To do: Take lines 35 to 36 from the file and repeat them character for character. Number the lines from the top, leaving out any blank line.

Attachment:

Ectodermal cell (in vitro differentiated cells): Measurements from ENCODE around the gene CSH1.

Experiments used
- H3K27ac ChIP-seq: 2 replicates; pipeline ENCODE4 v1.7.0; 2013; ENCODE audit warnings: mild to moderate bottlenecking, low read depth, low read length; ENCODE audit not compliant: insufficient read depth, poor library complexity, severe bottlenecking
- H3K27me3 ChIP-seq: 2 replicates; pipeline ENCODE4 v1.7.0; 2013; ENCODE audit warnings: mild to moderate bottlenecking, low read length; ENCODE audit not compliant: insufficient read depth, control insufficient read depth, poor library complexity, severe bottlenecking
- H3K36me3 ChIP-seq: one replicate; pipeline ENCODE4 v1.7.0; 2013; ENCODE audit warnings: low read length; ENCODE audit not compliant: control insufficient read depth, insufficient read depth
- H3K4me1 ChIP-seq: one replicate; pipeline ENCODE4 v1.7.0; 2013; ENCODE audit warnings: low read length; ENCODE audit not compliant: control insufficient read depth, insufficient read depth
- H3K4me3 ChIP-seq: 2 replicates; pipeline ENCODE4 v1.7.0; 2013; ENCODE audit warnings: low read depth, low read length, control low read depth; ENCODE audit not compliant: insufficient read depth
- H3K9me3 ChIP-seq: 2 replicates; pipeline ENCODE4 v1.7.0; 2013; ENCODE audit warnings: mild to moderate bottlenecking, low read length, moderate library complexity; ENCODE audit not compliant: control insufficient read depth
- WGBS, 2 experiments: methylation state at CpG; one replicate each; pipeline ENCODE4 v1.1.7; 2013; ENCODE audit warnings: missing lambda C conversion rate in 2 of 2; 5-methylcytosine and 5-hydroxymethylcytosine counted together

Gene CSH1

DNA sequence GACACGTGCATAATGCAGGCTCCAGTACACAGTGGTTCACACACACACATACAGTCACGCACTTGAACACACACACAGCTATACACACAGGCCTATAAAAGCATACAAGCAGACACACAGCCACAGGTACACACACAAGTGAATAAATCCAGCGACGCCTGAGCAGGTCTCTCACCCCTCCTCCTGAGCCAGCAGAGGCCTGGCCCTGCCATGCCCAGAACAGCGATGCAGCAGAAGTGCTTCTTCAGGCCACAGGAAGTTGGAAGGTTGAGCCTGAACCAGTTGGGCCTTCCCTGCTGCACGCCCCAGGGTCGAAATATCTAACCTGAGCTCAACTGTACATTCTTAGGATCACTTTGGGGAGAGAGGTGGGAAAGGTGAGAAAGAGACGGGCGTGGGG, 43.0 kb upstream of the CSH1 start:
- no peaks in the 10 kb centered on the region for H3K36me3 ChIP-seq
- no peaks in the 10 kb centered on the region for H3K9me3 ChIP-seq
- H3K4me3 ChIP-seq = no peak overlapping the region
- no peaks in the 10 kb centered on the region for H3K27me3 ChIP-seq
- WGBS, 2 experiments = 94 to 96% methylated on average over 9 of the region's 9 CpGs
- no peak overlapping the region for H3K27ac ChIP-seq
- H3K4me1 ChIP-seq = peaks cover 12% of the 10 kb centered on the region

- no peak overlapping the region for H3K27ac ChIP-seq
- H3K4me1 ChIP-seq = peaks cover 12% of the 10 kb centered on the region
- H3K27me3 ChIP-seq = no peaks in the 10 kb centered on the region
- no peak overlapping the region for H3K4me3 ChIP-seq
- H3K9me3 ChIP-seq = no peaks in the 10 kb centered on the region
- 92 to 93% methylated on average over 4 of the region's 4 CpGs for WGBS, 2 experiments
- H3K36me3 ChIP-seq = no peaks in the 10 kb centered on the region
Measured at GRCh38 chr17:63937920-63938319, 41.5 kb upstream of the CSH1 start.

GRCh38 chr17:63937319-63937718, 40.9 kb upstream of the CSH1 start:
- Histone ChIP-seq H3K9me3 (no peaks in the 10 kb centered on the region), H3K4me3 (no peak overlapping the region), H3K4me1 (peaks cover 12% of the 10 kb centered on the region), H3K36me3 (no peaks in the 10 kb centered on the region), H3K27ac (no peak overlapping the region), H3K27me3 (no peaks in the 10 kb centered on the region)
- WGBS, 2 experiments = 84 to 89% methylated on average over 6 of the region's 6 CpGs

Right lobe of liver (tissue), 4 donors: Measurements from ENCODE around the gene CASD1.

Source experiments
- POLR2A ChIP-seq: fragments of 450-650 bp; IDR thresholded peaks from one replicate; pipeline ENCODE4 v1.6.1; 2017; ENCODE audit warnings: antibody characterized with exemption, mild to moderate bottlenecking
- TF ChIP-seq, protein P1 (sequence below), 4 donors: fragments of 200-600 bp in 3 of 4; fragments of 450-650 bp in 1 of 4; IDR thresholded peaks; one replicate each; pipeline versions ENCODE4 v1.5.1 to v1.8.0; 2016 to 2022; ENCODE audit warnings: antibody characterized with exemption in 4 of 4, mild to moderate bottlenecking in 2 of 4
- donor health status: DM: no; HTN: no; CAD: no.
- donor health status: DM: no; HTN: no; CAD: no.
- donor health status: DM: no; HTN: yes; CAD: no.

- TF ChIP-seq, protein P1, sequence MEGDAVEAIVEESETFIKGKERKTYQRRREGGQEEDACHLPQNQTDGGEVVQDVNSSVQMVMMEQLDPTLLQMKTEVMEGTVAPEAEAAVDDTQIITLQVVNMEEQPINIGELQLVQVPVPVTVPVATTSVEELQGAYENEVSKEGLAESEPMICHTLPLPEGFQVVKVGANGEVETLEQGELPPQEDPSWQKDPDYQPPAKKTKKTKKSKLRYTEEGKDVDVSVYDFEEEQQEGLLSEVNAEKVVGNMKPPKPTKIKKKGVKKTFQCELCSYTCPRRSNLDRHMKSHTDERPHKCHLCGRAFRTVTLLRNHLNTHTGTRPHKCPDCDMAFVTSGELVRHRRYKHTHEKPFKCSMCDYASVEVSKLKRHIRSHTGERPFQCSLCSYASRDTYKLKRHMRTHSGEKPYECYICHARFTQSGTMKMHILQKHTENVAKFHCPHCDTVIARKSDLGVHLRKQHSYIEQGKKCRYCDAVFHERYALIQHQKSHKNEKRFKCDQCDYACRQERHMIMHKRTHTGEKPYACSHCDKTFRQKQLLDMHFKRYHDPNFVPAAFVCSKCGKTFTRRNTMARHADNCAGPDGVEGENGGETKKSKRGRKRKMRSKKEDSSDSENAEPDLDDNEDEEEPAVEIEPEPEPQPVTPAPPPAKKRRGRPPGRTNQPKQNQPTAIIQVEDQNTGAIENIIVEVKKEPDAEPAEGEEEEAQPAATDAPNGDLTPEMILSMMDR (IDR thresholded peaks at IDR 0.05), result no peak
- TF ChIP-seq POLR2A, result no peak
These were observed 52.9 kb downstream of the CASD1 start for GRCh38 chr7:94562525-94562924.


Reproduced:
- donor health status: DM: no; HTN: no; CAD: no.
- donor health status: DM: no; HTN: yes; CAD: no.